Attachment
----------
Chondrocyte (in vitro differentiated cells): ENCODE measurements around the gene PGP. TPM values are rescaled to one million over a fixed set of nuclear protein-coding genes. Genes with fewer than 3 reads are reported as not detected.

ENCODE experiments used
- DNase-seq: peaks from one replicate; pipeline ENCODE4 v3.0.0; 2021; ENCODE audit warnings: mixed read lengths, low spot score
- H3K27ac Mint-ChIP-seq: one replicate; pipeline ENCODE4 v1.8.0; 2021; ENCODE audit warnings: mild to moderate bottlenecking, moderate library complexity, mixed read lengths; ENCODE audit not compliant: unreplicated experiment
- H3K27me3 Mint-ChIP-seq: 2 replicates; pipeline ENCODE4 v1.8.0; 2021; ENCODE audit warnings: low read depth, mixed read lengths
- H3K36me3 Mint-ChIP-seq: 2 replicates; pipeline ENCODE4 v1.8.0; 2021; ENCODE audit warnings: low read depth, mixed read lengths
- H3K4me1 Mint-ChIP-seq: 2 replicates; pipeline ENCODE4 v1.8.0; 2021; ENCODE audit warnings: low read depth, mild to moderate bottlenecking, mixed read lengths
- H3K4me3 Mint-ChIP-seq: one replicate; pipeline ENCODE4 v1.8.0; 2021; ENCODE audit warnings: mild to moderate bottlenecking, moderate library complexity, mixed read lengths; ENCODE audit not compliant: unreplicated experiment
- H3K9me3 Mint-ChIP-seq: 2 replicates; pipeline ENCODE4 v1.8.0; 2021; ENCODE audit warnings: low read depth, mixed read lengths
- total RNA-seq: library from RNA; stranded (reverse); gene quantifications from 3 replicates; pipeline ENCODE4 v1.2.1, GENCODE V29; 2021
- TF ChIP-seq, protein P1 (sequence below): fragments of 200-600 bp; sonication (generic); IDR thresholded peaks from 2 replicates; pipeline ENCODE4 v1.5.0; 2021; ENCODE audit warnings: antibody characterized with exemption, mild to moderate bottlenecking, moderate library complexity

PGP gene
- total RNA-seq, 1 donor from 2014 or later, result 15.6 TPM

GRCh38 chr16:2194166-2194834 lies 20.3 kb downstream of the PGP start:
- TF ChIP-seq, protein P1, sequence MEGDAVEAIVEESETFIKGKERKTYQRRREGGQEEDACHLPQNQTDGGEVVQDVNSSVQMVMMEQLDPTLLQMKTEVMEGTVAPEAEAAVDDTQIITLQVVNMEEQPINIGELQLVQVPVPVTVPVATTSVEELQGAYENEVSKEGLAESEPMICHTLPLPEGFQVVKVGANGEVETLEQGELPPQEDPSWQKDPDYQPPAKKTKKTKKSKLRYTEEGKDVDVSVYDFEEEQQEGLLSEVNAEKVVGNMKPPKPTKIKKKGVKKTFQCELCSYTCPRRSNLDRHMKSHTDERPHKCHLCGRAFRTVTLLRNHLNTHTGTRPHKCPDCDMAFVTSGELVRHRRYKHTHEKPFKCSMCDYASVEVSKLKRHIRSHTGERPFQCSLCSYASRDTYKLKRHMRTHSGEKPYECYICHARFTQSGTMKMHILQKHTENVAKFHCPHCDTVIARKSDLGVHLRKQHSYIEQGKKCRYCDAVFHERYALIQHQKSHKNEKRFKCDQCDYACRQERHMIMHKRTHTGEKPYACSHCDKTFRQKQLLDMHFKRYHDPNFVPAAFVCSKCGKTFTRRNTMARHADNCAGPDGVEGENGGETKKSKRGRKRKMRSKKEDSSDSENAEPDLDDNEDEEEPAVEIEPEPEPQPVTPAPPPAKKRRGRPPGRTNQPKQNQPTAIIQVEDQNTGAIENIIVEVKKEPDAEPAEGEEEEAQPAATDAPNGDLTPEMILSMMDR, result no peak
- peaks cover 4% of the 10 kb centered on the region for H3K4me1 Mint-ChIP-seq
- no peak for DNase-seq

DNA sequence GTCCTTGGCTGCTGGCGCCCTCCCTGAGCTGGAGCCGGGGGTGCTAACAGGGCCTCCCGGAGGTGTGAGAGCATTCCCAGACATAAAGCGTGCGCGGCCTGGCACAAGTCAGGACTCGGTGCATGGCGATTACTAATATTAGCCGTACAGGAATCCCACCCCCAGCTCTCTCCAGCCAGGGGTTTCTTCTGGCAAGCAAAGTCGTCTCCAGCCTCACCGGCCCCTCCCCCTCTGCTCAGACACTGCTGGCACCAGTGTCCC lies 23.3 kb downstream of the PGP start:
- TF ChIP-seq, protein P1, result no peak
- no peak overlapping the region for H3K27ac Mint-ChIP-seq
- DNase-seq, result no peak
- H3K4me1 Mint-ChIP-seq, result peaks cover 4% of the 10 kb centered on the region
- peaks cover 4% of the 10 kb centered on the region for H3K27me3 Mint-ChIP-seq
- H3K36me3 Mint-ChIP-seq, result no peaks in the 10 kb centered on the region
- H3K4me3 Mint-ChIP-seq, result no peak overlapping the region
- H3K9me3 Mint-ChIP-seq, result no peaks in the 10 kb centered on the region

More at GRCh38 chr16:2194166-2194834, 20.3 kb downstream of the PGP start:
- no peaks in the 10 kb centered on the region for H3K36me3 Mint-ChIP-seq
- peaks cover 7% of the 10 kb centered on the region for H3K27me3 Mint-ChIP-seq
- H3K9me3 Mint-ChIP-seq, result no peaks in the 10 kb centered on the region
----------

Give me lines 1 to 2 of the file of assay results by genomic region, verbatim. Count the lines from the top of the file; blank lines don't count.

Chondrocyte (in vitro differentiated cells): ENCODE measurements around the gene PGP. TPM values are rescaled to one million over a fixed set of nuclear protein-coding genes. Genes with fewer than 3 reads are reported as not detected.

ENCODE experiments used